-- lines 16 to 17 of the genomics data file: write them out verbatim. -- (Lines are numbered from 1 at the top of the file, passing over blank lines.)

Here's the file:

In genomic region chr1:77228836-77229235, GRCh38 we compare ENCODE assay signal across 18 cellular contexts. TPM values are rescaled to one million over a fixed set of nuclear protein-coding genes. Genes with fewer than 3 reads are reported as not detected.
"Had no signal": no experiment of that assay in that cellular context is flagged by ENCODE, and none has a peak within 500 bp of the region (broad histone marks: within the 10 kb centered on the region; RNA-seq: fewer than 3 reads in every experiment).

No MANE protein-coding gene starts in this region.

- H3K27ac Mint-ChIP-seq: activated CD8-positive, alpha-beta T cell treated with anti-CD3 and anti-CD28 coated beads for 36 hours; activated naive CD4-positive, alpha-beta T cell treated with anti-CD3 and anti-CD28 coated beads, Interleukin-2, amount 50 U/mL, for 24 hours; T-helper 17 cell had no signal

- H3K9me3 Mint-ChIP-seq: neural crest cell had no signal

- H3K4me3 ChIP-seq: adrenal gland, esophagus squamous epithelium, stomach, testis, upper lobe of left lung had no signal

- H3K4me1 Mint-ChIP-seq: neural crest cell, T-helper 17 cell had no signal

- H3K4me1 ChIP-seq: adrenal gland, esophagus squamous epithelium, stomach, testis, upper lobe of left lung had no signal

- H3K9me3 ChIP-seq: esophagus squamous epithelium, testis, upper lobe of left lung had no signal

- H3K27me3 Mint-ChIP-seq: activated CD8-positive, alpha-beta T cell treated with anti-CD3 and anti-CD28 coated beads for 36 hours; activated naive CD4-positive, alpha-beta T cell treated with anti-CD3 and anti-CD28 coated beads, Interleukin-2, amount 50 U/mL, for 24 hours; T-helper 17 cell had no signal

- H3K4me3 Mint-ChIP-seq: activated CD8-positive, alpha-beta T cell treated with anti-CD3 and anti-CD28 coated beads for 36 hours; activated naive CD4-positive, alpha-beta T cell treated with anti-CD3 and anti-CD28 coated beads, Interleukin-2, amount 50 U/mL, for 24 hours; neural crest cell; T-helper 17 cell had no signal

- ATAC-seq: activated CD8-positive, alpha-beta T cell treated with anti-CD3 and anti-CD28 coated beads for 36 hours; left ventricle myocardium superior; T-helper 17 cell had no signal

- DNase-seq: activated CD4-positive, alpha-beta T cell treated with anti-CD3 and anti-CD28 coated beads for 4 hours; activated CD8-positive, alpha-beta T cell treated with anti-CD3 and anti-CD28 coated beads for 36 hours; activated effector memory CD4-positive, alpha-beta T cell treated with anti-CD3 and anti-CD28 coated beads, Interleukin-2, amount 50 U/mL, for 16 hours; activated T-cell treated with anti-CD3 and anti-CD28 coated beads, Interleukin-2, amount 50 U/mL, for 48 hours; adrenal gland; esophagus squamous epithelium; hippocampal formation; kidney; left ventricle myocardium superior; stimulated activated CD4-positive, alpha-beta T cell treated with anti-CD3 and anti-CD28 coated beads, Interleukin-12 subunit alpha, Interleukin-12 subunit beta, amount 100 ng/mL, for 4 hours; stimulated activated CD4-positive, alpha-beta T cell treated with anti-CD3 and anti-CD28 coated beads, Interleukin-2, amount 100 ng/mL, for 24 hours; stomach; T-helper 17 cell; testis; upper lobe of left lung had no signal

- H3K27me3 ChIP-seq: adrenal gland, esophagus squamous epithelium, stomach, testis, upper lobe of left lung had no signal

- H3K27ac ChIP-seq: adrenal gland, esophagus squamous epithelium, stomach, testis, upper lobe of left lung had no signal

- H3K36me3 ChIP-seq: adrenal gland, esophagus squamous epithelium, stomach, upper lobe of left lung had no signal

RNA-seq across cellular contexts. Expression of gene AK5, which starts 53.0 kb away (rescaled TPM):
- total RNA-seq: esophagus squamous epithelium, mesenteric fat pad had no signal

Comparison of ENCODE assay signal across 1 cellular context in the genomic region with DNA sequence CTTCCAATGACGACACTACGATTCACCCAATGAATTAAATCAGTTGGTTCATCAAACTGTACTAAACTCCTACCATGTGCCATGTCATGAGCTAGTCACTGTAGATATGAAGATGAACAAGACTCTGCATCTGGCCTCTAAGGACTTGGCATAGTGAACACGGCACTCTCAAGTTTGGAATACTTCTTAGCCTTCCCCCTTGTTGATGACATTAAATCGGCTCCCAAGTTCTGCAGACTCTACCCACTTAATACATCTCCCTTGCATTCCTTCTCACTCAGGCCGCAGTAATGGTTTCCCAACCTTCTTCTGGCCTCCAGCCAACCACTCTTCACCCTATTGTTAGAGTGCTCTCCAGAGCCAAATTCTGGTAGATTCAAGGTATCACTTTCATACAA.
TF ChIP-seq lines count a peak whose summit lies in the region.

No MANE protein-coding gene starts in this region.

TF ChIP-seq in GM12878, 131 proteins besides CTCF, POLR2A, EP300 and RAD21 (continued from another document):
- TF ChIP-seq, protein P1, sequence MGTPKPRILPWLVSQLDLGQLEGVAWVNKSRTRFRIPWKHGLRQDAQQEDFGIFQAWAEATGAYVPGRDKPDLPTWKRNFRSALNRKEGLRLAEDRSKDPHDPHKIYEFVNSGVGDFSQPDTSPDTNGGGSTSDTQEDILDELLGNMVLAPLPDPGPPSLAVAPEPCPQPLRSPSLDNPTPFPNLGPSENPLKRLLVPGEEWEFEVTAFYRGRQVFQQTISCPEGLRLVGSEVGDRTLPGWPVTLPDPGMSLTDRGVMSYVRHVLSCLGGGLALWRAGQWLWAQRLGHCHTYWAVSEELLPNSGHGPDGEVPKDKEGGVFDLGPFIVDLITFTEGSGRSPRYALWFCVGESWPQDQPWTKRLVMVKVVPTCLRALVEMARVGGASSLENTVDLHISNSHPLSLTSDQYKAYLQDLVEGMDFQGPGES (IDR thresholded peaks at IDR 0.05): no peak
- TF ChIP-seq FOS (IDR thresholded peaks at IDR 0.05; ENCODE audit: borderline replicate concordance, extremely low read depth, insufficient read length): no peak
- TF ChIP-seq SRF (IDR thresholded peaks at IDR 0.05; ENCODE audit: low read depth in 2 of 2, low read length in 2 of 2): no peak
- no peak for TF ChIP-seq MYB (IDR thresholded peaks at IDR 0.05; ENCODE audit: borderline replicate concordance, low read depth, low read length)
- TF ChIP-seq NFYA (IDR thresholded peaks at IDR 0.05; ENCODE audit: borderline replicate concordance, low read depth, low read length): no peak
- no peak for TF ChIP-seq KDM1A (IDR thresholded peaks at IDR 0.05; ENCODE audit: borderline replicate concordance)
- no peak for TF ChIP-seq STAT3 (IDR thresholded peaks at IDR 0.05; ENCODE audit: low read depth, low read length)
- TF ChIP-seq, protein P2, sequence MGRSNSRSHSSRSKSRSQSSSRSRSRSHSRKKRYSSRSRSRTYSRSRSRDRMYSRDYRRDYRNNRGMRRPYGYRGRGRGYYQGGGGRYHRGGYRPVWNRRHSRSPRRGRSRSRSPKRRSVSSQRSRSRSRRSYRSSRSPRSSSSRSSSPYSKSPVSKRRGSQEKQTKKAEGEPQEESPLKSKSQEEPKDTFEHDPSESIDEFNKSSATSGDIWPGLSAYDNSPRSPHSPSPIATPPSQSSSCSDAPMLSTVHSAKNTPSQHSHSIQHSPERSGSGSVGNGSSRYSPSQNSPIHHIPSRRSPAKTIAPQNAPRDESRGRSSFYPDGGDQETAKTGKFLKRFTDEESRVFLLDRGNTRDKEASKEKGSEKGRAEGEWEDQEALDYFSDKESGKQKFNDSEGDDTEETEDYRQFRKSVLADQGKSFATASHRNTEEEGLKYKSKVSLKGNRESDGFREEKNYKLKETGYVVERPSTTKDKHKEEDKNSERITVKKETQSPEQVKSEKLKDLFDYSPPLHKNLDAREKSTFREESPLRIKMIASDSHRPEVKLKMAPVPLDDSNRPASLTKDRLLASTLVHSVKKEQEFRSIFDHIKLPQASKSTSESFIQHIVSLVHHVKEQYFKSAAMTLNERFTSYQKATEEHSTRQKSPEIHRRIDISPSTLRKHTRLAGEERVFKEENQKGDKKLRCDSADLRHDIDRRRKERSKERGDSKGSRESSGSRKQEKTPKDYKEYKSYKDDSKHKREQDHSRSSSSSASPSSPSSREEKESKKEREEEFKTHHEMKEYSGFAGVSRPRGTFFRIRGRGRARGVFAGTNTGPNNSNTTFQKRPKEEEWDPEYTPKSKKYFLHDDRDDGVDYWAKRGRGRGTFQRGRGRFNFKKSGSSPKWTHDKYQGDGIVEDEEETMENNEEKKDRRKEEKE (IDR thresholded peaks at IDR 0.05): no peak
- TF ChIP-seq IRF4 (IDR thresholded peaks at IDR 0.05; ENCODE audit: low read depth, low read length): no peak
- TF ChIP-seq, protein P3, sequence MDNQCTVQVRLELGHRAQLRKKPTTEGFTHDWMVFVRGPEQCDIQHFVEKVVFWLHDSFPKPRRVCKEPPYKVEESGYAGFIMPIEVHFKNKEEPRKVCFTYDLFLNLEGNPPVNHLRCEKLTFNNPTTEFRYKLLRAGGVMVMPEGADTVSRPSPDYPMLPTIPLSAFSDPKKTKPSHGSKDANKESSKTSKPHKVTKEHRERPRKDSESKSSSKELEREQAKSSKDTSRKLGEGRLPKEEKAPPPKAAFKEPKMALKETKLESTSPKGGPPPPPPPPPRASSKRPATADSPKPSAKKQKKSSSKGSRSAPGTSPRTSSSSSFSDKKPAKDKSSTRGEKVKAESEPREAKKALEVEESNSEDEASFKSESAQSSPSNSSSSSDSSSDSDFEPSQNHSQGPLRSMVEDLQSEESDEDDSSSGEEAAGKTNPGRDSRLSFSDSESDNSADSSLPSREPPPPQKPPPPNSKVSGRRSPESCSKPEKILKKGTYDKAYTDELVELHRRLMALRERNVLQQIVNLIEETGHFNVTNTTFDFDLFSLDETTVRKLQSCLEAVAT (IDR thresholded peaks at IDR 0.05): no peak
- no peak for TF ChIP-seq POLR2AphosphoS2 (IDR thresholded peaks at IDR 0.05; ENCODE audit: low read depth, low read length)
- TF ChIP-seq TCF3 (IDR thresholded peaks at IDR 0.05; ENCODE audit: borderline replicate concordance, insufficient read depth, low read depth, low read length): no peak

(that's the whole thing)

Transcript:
- H3K36me3 ChIP-seq: adrenal gland, esophagus squamous epithelium, stomach, upper lobe of left lung had no signal

RNA-seq across cellular contexts. Expression of gene AK5, which starts 53.0 kb away (rescaled TPM):